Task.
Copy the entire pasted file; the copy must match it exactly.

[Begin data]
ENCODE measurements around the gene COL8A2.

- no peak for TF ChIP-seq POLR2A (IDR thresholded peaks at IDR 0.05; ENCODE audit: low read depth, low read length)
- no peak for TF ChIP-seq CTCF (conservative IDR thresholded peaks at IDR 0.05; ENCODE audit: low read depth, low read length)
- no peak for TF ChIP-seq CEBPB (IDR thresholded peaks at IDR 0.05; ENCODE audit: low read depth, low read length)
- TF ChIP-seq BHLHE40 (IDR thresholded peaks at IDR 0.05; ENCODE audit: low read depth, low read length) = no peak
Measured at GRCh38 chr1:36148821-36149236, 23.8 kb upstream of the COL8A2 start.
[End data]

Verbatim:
ENCODE measurements around the gene COL8A2.

- no peak for TF ChIP-seq POLR2A (IDR thresholded peaks at IDR 0.05; ENCODE audit: low read depth, low read length)
- no peak for TF ChIP-seq CTCF (conservative IDR thresholded peaks at IDR 0.05; ENCODE audit: low read depth, low read length)
- no peak for TF ChIP-seq CEBPB (IDR thresholded peaks at IDR 0.05; ENCODE audit: low read depth, low read length)
- TF ChIP-seq BHLHE40 (IDR thresholded peaks at IDR 0.05; ENCODE audit: low read depth, low read length) = no peak
Measured at GRCh38 chr1:36148821-36149236, 23.8 kb upstream of the COL8A2 start.